AUSTIN, Texas — The U.S. Department of State and Fulbright Foreign Scholarship Board have selected four members of the staff and faculty at The University of Texas at Austin to receive Fulbright U.S. Scholar Program awards for the 2023-2024 academic year.
Professors Tia Madkins and Hannah Williamson as well as head librarian Mary Rader and postdoctoral fellow Julia York will receive resources from the Fulbright Program to pursue research and/or teaching activities abroad in 2023-2024. Annually, more than 800 U.S. scholars, artists and professionals from all backgrounds teach or conduct research overseas with the program.
The Fulbright Program is the U.S. government’s flagship international educational exchange program, supported by the people of the United States and partner countries around the world. The Fulbright Program is funded through an annual appropriation made by the U.S. Congress to the U.S. Department of State’s Bureau of Educational and Cultural Affairs.
UT Austin has enjoyed a long relationship with the Fulbright Program, amassing a strong history of students, alumni, faculty members and staffers who receive Fulbright awards to work in a multitude of disciplines and attend specialized seminars across the globe. This opportunity expands the awardees’ professional networks, often leading to continued research collaborations and laying the groundwork for future partnerships between institutions.
2023-2024 UT Fulbright U.S. Scholars
Tia Madkins, assistant professor of curriculum and instruction in the College of Education, received a Fulbright Flex Grant to work with the REM-NE network at Universidade Estadual de Santa Cruz in Brazil, examining how elementary and middle school mathematics teachers in Northeast Brazil develop and implement equity-focused math teaching practices. In July-September 2023 and November 2023-January 2024, Madkins will lecture and engage in discussions with college students and teachers while developing instructional activities and lesson plans.
“I am so excited to begin this award and learn with and from researchers, educators and local communities in Northeast Brazil! I am grateful for … the opportunity to expand our understanding of teaching and teacher education in global contexts,” Madkins said. “This award will have an incredible impact on [my research into] K-8 equity-focused STEM teaching and teacher education in Brazilian contexts and engaging in global conversations about race, racism and justice.”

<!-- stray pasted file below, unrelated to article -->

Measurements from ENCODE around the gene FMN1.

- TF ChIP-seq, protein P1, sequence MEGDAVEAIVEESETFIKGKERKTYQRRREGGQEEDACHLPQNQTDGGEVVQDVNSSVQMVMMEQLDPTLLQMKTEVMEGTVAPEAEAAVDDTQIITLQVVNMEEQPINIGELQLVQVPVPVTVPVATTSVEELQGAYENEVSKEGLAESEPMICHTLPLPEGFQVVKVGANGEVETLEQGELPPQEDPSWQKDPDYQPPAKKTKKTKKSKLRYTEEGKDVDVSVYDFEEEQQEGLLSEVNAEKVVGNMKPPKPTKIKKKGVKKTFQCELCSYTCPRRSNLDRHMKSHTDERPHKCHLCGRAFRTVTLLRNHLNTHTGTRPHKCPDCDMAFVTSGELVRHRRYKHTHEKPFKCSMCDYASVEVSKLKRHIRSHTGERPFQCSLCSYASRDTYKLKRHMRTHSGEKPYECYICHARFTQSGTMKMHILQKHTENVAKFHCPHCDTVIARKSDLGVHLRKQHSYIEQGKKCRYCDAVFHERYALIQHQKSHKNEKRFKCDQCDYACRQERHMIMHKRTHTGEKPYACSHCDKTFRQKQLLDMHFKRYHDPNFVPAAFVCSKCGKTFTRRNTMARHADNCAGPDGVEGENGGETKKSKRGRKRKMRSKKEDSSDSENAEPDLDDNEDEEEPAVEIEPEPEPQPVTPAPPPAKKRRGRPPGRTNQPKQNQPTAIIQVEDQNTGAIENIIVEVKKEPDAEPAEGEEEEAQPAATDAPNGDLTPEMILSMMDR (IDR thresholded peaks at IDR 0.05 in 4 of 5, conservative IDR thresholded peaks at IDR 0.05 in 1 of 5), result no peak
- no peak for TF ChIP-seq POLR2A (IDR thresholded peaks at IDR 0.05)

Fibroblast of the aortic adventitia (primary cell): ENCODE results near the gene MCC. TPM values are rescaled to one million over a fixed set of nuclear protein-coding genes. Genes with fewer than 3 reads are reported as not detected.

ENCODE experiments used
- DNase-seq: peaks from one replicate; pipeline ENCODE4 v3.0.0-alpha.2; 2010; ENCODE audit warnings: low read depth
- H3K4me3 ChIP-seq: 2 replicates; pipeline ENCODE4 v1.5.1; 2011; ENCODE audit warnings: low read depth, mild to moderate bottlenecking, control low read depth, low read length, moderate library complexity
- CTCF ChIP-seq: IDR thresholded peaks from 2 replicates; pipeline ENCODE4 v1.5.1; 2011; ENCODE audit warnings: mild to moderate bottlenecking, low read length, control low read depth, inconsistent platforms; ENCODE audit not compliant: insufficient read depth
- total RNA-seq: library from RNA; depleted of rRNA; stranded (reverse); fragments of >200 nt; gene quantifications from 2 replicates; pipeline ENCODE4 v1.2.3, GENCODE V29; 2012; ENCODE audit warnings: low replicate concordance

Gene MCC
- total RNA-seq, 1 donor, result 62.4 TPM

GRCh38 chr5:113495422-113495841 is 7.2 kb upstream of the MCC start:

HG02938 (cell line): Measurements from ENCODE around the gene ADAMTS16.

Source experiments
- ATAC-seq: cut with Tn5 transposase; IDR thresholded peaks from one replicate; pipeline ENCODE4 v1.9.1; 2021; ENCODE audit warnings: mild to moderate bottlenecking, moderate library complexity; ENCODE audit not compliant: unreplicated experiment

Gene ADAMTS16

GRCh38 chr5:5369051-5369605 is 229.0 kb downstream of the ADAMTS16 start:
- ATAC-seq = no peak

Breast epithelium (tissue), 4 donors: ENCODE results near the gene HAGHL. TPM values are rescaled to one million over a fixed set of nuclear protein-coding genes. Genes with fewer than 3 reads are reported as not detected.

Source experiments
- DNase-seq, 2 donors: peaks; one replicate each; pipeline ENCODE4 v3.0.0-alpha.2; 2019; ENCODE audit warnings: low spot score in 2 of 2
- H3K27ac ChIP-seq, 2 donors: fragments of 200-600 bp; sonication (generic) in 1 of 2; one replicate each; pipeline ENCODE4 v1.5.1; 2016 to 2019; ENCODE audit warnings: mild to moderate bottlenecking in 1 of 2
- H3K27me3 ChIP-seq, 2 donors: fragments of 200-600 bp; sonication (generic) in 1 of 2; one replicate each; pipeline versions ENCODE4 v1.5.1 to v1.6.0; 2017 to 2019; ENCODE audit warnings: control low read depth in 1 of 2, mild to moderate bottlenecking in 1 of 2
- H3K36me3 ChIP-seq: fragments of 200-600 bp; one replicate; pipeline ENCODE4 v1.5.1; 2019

Mary Rader, South Asia librarian and head of the Fine Arts, Humanities and Global Studies Engagement Team for UT Libraries, was presented a Fulbright-Nehru Academic and Professional Excellence Award to travel in January-February 2024 to Delhi and Chennai, India, for the purpose of locating and documenting the content and condition of personal and private archives housed outside of academic and public domains.
“The study will form the groundwork for future discovery and preservation of these materials,” Rader said. “Beyond traditional deliverables (publications, grant proposals, bibliographic tools), this research will deepen networks for future and ongoing interinstitutional and international relationships between collectors, scholars and librarians of South Asia.”
Hannah Williamson, assistant professor in the Department of Human Development and Family Sciences and the Department of Psychology, will work as a visiting scholar during September 2023-May 2024 at the Universidad de Granada in Granada, Spain. Her research focuses on the effects of stressors such as financial strain on couple and family relationships, with metascience research directed toward improving the study of family relationships of people who have been historically underrepresented in research.
“Close relationships are a central component of people’s lives around the world, and it is vitally important to scientifically study aspects of relationships,” Williamson said. “One goal of my research is to improve the scientific study of close relationships by expanding our focus to people who have been underrepresented in research, including those outside the U.S. and populations in the U.S. such as Spanish speakers.”
Julia York, postdoctoral fellow in the Department of Neuroscience, will travel to Chile to conduct research with the Universidad Austral de Chile in Valdivia, where she will study molecular temperature sensors from Antarctic fish. During the designated research period of November 2023-February 2024, she also will accompany the Chilean Antarctic Expedition hosted by the Instituto Antártico Chileno.
These Fulbright Scholar Award recipients join a network of thousands of esteemed scholars, many of whom are leaders in their fields. Notable Fulbright alumni include 62 Nobel Prize laureates, 89 Pulitzer Prize recipients, 78 MacArthur fellows, and 41 who have served as a head of state or government. Since 1946, the Fulbright Program has provided more than 400,000 participants from more than 160 countries — all chosen for their academic merit and leadership potential — with the opportunity to exchange ideas and contribute to finding solutions to challenges facing our communities and our world.